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Europe does it better

Compared with British and French sex scandals, the Spitzer mess is a bit of a disappointment.

March 16, 2008|Theodore Dalrymple | Theodore Dalrymple is the author of "Our Culture, What's Left of It: The Mandarins and the Masses."

Men of exceptional ambition or ability, it is often said, are more highly sexed than others, though perhaps it is just that their sex lives are more closely examined than those of others. Can there really be a man living, after all, who would relish the idea that every detail of his sex life, past and present, would be revealed to the public and those whom he loves?

But if, as Henry Kissinger once said, power is the most powerful aphrodisiac, former New York Gov. Eliot Spitzer's extracurricular sexual activities seem pathetic and furtive, almost adolescent, rather than deeply wicked. Resorting to prostitutes is sex without the trouble, uncertainty or potential humiliation attendant on attempted seduction. In other words, it's a crude shortcut preferred by those who are uncertain of their allures unaided by financial inducements. It is pornography elevated -- or descending -- to the level of practice.

We in Britain are certainly familiar with political scandals of a sexual nature. In 1994, for instance, a Tory member of Parliament, the brother of a clergyman, was found hanged dressed only in women's underwear. This is the kind of thing that we expect of our politicians in Britain.

It used to be that scandals involving the Labor Party mainly concerned financial irregularities and those involving the Conservative Party were predominantly sexual. Labor politicians, being socialists who detested the rich, were avid for money, however ill-gotten. Conservatives, being moralists who lamented the passing of the old order of personal restraint, were deeply attracted to sexual vice. Now that the two parties are virtually indistinguishable, from a policy perspective, they are each financially corrupt and sexually incontinent. I suppose a Hegelian would call this a dialectical synthesis that overcame contradictions.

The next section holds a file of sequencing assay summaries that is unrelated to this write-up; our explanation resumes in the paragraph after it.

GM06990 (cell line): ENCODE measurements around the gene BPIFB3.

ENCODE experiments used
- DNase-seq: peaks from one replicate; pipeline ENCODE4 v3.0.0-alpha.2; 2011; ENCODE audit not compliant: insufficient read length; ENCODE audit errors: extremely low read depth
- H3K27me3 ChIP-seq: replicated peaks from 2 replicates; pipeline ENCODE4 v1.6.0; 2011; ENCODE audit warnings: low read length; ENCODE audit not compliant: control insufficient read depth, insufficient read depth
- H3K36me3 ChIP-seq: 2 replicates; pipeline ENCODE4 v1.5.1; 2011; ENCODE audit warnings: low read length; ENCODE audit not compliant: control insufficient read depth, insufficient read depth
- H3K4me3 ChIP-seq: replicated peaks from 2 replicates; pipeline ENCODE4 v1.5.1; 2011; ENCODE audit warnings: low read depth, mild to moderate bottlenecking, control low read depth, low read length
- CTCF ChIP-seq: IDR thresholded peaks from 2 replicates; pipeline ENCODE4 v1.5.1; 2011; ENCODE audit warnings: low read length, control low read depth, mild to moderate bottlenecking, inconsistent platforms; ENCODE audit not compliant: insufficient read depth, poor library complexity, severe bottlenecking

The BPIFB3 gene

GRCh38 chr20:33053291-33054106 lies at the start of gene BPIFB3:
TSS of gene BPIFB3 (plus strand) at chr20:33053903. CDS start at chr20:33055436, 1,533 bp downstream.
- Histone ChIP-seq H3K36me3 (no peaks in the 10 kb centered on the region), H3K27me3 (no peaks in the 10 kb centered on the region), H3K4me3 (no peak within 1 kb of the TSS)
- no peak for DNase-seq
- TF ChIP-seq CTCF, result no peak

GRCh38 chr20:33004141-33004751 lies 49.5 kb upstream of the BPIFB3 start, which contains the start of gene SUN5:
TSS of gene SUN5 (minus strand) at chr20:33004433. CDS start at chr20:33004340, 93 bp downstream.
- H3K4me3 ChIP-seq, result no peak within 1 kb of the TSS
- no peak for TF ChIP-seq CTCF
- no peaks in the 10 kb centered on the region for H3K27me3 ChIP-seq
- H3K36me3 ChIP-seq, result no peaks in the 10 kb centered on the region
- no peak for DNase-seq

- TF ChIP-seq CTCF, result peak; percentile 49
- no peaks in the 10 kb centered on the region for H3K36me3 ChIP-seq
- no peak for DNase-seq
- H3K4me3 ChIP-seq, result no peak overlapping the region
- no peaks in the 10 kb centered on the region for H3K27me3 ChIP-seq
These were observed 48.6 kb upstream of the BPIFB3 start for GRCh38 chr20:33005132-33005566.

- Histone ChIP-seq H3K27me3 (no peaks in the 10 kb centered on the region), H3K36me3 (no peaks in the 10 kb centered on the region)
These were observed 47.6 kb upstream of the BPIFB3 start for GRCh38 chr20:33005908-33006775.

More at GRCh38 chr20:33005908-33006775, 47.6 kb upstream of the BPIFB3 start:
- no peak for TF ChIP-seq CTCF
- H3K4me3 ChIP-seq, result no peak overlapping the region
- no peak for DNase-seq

While he was home secretary from 2001 to 2004, David Blunkett, a blind Labor politician, was discovered not only to have had an affair with, but an illegitimate child by, the U.S.-born publisher of the famous conservative anti-Labor magazine the Spectator. From the public reaction, at least as expressed in the media, one might have supposed that Britain was peopled by a mixture of anchorites in the Syrian desert, subsisting on honey and locusts, and vestal virgins -- who would commit suicide rather than indulge in sexual intercourse -- rather than a country in which 42% of births are out of wedlock, and in which sexual promiscuity is now the rule rather than the exception. Outrage, nevertheless, was unconfined. A public that demanded, as a matter of inalienable right, complete sexual freedom for itself demanded Victorian levels of propriety from its political leaders. Blunkett resigned in late 2004.

The fact that sexual scandal has spread to the Labor Party does not mean that we have given up on the expectation that the Conservative Party will titillate us. It just means that the bar of public notice has been raised a few notches. We demand the equivalent of the Fosbury Flop of sexual perversion (if one is permitted to use that term at all in these days of universal tolerance). Thus, a Conservative member of Parliament was found dead in the course of his practice of autoerotic asphyxia -- hanging yourself to achieve heightened sexual excitement brought about by decreasing oxygen to the brain, while looking at erotic pictures or having erotic fantasies. An article describing 117 such cases was recently published by the British Journal of Psychiatry.

It is generally agreed that they order these things better in France. The French are more mature about sex, though they are terrible hypocrites about money. I remember having lunch with a French author who was writing a comparative study of serial killers in France and Anglo-Saxonia. English speakers, it seems, murder serially for sex, or rather some version of it, and the French murder for money or even for furniture (one has only to remember Landru and Dr. Petiot). Which is better or morally preferable? Well, to be honest, Je ne sais pas.

The French expect their politicians to have colorful, though discreet, sex lives. No one found it at all shocking that Francois Mitterrand maintained two households, complete with an illegitimate daughter, throughout his presidency. More significant, perhaps, was that no one either found his past Petainism, or his then-current protection of high-level Petainists, shocking. French and Anglo-Saxon forms of hypocrisy are very different.

What the French find objectionable in the antics of their current president, Nicolas Sarkozy, is not their moral impropriety but their vulgarity. No sooner was he divorced (for the second time) than he was seen cavorting on an Egyptian beach with his glamorous new love, Carla Bruni, with whom he exchanged very expensive presents. The fact that Bruni, now his third wife, is very rich does not mollify the French in the slightest. Sarkozy has behaved not like a mature man but like an adolescent.

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